We are flush with universes these days. There is the Marvel universe and both the DC Universe and the Snyderverse, which are the same, but also super different. There’s a Game of Thrones universe and there is also a universe based on the new Godzilla and King Kong movies.
There is also our universe, the one we live in. It’s not as entertaining, though.
Recently, a new universe entered the mix. Or re-entered the mix as it’s one that dates back to the 1980s. It’s the Ryanverse, a universe centered around Tom Clancy’s Jack Ryan character and it got its start in the book series, which began in 1984. On-screen, the Ryanverse kicked off in 1990 with The Hunt for Red October, which starred Alec Baldwin as Ryan and was followed up by two more films with Harrison Ford playing Ryan. In recent years, the Ryanverse has shifted towards television with the Amazon series, Jack Ryan, in which John Krasinksi plays the famed C.I.A. analyst.
On Friday, the Ryanverse broadened its reach some with the release of Without Remorse, a film based on another Clancy character, John Clark. Clark had been a satellite character in the Ryanverse, but this was his first time taking center stage.
Without Remorse, which stars Michael B. Jordan as Clark, is cool. There’s not much to it and that’s fine. It’s a solid throwback action film and a nice break from the seriousness of Oscar movies you may or may not have been recently binging. Jordan is ferocious and while the plot is both a little thin and convoluted, it almost doesn’t matter. We’re just here to have a good time, right?
What shouldn’t be lost amongst this noise surrounding this latest addition to the Ryanverse is that Without Remorse is also a new addition to another universe, one that doesn’t get nearly enough attention but definitely should.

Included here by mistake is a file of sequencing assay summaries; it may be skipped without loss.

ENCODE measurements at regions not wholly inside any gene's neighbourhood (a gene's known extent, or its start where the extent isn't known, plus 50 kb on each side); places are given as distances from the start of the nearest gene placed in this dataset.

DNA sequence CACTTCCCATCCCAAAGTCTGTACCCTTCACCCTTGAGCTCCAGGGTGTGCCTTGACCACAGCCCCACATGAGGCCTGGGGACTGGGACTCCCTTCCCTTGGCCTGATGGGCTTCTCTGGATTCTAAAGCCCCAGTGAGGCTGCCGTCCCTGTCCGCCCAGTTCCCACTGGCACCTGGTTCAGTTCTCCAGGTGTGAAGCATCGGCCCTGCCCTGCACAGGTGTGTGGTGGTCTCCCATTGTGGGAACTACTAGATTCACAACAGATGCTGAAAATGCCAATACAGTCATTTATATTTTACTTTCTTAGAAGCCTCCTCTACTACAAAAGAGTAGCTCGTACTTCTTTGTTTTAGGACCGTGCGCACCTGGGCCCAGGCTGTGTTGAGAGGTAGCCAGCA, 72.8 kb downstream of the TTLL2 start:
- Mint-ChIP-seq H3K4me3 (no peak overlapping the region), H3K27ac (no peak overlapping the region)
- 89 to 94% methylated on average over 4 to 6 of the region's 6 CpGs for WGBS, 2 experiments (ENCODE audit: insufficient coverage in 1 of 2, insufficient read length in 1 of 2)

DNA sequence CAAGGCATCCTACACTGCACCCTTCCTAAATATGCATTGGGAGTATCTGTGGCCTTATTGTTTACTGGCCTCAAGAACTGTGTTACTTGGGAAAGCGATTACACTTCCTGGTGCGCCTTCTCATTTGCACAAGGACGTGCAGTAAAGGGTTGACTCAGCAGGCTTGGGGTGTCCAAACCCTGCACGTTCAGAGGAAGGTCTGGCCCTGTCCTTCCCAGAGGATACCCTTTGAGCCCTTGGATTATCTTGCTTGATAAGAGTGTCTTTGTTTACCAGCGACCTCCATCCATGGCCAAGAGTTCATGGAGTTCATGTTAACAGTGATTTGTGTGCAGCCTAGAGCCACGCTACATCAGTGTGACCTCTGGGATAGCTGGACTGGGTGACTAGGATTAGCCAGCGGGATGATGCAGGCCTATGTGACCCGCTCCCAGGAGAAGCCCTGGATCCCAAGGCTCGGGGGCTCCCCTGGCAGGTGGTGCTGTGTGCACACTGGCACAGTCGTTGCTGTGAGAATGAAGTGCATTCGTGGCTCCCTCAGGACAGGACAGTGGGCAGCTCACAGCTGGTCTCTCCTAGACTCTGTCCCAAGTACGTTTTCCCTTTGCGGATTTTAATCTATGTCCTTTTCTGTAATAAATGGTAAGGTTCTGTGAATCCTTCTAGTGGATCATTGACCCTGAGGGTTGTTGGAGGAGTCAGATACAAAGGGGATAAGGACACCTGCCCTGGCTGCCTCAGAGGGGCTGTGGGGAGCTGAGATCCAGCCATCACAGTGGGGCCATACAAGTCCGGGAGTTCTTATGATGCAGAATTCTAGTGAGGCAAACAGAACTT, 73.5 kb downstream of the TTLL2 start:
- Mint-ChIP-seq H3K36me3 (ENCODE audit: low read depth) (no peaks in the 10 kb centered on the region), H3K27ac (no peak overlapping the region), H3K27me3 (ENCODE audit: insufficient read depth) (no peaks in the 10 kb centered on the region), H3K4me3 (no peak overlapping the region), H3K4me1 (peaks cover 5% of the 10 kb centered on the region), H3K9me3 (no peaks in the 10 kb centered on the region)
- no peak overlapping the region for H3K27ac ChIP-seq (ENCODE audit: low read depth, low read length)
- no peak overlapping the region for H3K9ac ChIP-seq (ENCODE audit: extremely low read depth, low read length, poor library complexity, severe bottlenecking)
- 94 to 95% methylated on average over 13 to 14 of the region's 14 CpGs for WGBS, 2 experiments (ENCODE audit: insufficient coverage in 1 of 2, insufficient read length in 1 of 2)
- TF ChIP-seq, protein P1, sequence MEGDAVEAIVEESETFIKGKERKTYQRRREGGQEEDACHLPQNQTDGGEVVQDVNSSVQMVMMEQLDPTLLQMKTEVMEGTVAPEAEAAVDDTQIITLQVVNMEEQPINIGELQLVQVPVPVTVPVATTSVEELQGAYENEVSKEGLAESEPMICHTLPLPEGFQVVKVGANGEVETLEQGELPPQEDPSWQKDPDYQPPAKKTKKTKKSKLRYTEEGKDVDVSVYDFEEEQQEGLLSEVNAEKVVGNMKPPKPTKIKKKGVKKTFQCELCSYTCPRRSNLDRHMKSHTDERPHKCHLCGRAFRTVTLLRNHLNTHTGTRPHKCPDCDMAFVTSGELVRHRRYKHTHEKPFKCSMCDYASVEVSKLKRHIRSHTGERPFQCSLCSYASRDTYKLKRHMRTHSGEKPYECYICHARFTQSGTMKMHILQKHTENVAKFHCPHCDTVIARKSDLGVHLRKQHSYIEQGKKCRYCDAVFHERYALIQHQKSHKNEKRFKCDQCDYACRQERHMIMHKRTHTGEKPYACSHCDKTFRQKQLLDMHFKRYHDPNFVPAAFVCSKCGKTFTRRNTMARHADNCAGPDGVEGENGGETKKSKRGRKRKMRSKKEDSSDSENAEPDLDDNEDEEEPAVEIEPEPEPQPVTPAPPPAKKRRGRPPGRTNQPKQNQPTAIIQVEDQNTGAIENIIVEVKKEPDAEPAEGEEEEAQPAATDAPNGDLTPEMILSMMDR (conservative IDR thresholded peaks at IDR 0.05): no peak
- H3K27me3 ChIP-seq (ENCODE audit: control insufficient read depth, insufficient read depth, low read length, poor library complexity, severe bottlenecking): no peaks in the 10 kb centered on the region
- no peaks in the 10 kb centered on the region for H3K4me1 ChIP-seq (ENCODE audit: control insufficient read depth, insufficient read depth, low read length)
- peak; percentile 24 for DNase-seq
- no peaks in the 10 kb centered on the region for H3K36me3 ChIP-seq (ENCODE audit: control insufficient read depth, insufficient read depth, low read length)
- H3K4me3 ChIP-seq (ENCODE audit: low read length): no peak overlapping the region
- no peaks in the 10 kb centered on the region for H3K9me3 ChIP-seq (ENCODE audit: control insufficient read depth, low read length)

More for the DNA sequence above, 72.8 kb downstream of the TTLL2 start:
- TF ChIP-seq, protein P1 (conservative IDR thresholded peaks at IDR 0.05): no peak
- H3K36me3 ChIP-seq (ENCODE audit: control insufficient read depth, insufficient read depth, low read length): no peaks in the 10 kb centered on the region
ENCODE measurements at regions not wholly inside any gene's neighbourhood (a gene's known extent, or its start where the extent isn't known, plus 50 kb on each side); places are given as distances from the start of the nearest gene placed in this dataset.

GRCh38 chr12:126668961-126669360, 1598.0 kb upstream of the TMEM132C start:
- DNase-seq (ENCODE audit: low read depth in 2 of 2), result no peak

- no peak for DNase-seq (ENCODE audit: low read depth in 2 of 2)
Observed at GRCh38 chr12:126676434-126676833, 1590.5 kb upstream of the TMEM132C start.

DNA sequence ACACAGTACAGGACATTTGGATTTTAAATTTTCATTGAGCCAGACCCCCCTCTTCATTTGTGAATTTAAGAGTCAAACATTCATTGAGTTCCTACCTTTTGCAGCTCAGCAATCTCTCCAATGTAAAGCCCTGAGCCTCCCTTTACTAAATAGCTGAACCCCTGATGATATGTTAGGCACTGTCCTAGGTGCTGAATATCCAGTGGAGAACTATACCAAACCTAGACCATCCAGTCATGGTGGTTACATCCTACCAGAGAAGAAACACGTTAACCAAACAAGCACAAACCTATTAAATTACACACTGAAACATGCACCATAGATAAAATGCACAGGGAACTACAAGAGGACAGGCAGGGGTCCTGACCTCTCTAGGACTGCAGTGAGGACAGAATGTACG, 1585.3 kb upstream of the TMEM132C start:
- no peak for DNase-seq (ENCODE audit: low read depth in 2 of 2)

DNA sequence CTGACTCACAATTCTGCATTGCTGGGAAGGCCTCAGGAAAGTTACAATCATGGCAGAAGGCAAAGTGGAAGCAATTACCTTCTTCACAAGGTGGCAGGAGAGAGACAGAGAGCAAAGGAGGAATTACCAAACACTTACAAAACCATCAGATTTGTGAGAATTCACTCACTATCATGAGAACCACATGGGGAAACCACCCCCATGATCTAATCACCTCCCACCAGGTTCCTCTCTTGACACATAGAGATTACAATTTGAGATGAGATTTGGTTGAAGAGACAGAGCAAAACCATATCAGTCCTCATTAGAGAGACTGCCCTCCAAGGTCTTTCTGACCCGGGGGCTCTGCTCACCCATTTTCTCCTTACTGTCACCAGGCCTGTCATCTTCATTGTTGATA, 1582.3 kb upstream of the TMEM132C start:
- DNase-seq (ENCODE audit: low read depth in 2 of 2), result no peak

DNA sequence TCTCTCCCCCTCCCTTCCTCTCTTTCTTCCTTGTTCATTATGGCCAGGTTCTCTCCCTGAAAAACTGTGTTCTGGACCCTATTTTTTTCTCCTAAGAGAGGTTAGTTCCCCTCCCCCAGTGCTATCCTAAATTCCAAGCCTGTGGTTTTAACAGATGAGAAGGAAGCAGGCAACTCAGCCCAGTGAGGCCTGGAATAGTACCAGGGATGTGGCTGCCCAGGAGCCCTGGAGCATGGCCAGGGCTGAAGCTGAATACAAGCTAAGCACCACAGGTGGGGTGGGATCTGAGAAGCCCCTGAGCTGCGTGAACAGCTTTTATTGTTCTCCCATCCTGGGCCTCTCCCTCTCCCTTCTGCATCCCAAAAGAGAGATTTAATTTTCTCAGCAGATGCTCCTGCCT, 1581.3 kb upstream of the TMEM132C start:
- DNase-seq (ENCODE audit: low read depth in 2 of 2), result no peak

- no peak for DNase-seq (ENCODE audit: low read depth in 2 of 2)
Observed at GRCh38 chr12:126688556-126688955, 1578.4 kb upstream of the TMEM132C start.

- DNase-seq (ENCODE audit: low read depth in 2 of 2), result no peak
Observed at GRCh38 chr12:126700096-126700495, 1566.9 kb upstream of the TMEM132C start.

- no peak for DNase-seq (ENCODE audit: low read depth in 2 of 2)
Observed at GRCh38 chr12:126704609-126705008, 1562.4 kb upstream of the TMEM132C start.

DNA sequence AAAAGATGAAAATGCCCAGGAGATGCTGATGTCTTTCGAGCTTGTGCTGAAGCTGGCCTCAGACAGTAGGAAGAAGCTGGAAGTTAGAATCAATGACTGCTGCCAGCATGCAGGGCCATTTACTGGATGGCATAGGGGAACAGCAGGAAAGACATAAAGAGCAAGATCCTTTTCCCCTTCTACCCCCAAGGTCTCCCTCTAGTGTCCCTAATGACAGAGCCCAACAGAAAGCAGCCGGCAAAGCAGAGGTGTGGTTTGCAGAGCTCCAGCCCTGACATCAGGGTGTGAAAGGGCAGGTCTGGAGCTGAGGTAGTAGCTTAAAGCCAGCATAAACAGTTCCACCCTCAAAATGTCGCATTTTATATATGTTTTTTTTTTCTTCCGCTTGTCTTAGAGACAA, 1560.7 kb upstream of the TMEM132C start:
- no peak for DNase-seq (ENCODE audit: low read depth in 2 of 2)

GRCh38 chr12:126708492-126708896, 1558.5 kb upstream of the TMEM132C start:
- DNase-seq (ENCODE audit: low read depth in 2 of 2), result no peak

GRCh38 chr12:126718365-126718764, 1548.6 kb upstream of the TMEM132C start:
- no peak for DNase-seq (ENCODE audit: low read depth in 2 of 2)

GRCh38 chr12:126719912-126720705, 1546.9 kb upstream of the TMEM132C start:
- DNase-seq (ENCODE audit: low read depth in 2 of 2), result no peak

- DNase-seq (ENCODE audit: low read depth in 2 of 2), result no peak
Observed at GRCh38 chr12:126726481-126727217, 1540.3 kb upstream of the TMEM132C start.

I’m talking about the Hapleyverse.
Yes, the Hapleyverse, named after Parks and Recreation beloved news anchor and reporter Perd Hapley.
Hapley, played by Jay Jackson, has a blink-and-you’ll-miss-it role in Without Remorse but believe me, I didn’t miss it. I caught it, got excited about it, and then got back my dinner.
Look! There he is!
Now, of course, he’s not listed as “Perd Hapley.” According to IMDb, his character name is “Political Analyst.” But come on, he’s Perd Hapley and Without Remorse is another notch in the belt of the Hapleyverse. The Hapleyverse just continues to grow.
It’s very exciting.
The Hapleyverse didn’t start with Parks & Recreation, though. It just seems that way. Jay Jackson, who played Hapley, was a reporter for over 20 years in Southern California. Following his career as a reporter, Jackson ran the Los Angeles Reporter’s Clinic where he helps “people become reporters by making their demo reels.”
According to an interview Jackson gave in 2015, “the demo reels he produces look like live reports where Jackson plays the news anchor and the students are the reporters in the field. One of his clients made a demo reel for a network TV show audition. Jackson says his student got the part. And, to his surprise, he got a call, too.”